Saturday, July 18, 2015

The Book of Three (1965)

The Book of Three is the first book in the Chronicles of Prydain, by Lloyd Alexander. Published in 1965, the book describes the adventures of the assistant pig herder, Taran. That may sound like a useless job, but when the pig is oracular, giving answers to questions that no humans know, taking care of that pig is rather important.

I did not read the Book of Three when I was young. To me, this is a new book, so I’ll split this review into two parts: what my inner kid thought, and what the adult me thought.

My kid part says, yeah, this is cool. We’ve got this kid who goes on an adventure, meetings unusual characters, discovers tombs, leads a band, and brings his mission to a success, if through unusual and twisty and turny means. This book contains everything that this kind of book ought to have. All in all, I would have eaten this book up multiple times as a kid.

As an adult, I found that this book contained everything that this type of book was supposed to have. By all, I mean that the writer must have had a checklist next to him. Generic kid? Check. Annoying girl? Check. Inscrutable adults teaching you inscrutable lessons by making you feel stupid? Check. The hero seems to make no decisions yet still succeeds? Check. The whole lot of them deserving to die, yet somehow come out of everything alive? Check.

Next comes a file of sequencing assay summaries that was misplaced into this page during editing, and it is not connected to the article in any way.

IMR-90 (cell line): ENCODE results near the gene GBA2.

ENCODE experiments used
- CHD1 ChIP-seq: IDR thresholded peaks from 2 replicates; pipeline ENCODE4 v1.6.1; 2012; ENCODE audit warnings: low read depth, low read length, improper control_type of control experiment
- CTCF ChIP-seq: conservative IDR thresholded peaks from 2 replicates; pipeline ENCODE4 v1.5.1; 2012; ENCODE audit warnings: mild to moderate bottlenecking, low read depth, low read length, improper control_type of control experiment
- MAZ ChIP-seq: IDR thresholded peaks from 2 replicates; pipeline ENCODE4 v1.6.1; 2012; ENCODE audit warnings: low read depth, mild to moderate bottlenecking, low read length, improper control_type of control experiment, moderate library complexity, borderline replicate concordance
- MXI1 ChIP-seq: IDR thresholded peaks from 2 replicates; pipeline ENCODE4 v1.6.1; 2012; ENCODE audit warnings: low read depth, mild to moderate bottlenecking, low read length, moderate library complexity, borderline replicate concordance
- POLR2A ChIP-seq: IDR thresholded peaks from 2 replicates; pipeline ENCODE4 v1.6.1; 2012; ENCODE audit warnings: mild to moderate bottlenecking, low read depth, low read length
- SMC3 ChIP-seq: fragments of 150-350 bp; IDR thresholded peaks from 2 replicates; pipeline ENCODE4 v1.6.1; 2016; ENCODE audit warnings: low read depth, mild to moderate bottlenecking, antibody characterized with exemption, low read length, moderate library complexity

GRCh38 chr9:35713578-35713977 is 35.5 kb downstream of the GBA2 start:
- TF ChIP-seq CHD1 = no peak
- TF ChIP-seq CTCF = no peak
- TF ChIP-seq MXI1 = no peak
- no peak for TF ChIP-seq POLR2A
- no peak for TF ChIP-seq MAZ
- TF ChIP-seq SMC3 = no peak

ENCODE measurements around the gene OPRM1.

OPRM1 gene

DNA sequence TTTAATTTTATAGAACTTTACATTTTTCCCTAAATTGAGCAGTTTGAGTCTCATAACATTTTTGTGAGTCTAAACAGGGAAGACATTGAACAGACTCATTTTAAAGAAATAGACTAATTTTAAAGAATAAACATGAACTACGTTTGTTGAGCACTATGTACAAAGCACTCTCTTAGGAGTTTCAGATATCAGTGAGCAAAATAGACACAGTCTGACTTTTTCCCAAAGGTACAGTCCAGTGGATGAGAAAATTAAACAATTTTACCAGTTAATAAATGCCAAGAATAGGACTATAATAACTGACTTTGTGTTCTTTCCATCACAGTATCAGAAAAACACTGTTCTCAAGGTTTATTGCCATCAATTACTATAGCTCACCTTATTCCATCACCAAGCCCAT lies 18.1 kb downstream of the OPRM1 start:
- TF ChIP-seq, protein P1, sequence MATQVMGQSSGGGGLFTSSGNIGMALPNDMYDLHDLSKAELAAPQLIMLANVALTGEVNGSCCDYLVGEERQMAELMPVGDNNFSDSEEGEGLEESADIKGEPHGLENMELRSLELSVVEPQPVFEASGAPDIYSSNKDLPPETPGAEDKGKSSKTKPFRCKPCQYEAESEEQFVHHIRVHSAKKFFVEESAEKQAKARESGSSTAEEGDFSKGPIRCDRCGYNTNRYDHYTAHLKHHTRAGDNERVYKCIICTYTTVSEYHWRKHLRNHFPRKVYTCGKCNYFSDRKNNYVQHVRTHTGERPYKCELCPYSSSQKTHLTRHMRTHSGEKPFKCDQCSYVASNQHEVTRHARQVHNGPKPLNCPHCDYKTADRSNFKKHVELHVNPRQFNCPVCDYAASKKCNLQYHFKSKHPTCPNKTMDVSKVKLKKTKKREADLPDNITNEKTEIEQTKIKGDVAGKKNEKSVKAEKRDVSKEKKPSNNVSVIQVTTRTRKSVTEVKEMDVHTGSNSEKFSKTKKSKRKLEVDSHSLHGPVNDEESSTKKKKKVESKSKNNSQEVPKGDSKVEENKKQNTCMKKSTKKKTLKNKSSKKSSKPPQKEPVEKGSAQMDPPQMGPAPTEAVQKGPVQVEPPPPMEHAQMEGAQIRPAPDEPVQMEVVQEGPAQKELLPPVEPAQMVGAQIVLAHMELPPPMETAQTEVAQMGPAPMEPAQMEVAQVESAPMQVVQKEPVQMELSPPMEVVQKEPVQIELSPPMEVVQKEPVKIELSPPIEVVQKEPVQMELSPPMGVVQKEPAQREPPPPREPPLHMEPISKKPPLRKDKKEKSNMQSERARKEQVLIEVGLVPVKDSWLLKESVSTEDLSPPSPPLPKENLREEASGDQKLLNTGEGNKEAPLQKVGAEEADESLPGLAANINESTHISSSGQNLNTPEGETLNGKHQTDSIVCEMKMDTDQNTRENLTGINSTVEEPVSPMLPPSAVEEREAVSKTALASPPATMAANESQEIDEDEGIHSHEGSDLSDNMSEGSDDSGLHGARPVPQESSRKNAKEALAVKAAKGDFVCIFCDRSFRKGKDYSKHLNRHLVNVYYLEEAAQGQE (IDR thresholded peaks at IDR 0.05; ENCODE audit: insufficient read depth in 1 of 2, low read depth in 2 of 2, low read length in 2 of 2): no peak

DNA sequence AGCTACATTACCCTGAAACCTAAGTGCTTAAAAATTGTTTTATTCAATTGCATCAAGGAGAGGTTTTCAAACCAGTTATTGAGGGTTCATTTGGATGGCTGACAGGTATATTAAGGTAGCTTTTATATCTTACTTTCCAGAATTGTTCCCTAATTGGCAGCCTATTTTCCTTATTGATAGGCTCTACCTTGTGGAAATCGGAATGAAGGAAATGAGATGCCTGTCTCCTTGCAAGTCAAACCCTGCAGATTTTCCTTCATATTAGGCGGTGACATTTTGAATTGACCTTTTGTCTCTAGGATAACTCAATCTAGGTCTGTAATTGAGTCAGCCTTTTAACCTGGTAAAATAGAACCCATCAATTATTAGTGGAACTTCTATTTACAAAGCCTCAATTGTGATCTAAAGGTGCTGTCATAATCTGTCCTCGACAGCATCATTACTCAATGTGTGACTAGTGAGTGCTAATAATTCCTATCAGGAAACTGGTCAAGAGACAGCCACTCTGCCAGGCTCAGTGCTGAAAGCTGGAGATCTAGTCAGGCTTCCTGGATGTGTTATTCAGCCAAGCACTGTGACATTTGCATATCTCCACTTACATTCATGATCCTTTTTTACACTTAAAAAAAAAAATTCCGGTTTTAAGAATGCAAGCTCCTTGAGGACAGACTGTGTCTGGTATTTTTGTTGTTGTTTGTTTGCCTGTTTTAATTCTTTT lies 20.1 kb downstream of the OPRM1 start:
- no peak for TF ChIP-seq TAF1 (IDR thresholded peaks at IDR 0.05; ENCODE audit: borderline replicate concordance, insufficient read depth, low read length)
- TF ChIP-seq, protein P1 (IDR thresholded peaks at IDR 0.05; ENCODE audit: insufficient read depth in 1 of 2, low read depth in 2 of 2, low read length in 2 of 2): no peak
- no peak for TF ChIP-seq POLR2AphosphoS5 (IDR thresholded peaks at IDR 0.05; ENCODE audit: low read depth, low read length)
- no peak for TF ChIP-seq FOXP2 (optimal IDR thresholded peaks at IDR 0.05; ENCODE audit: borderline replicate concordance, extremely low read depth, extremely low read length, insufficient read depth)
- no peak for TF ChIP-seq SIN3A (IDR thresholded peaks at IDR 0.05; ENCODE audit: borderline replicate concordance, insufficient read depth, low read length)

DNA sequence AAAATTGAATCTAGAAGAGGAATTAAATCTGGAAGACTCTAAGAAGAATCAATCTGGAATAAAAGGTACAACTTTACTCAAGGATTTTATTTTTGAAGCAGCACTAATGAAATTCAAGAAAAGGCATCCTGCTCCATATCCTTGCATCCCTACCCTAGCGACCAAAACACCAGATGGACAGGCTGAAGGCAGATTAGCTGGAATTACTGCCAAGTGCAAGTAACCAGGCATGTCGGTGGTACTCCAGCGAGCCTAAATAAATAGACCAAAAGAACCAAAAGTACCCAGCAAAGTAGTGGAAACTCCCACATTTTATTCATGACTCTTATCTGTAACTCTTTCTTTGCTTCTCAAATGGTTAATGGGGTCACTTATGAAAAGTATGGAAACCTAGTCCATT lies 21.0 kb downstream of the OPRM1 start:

To say that the book reeks of Lord of the Rings is no small assertion. Wise wizard who talks inscrutably and sounds like Gandalf? Check. Strange creature that talks like Gollum? Check. Dark Lord marching his secretly raised armies about? Check. Hero from ordinary circumstances? Check. Magic swords? Check.  I can rather hear some editors saying, “We’d really like something like Lord of the Rings with the serial numbers filed off, but for kids. Can you do that?”

I may knock the story, but I don’t knock the writing. For the most part, all the text is clear and the character come across well, except for our everyman hero who we are supposed to identify with. (Those sorts of heroes are supposed to be a bit shallow so that the maximum number of boys will identify with him.)

I give this book five stars because I think that it really works well for its target demographic. Most of my problems with the book come from me NOT being the target demographic.